I hadn’t heard many good things about Moldova before going there. It’s apparently the poorest country in Europe. I’d been told that it’s also the saddest, that it’s the hub of sex trafficking in Europe, and that it’s thoroughly and hopelessly corrupt.
I didn’t really see any of that. I spent most of my time in Chisinau, the capital of Moldova, lazily walking around and eating. There was a restaurant right next to my hotel that offered American-style food that I hadn’t had for several months, so that was fun. I got a pizza (it had corn on it, but close enough) and a slice of cheesecake. It was great. Also in Chisinau I saw the usual array of monuments, churches, parks, government buildings, etc. The word I keep coming back to when I describe a lot of the cities (like Chisinau) that were either established or significantly built up during Soviet times is pleasant. Chisinau is pleasant.
One thing that surprised me was how much Russian I heard. Probably 90% of what I saw written in Chisinau (Kishinev in Russian) was in Romanian, but 95% of what I heard people speaking was Russian. I thought I’d hear a lot more Romanian.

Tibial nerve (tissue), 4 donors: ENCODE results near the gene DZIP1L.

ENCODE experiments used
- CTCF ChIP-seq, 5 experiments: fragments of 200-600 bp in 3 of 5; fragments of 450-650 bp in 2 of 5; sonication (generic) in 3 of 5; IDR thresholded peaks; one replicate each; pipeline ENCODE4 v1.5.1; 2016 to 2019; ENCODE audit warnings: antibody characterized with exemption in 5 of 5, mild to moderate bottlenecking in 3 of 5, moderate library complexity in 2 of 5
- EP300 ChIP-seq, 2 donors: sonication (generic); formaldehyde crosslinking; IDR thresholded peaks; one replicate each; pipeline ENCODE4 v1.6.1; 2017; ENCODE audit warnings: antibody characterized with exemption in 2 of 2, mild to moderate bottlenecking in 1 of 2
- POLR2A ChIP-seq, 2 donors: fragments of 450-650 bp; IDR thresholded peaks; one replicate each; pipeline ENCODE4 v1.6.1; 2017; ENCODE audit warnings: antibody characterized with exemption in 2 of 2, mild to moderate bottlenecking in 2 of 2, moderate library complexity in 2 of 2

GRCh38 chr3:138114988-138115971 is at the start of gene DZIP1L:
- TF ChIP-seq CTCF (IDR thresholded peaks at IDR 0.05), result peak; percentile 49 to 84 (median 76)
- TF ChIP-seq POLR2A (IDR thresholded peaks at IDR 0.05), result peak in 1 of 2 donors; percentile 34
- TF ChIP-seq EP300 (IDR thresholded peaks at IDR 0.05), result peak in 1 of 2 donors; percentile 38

I was in Moldova for all of two days and Chisinau for one, so I can’t really attest to how corrupt or awash in sex trafficking the country is, but I can say that I left Moldova with zero negative impressions. All of the people I met were very friendly. The Moldovan countryside is beautiful (very green hills and lots of vineyards), making my several long bus rides in Moldova some of the most enjoyable I’ve ever had. Moldova may be the poorest country in Europe, but it’s all relative—we’re definitely not talking heart-of-Africa levels of squalor here. At some point I’d love to go back and explore the place a bit more.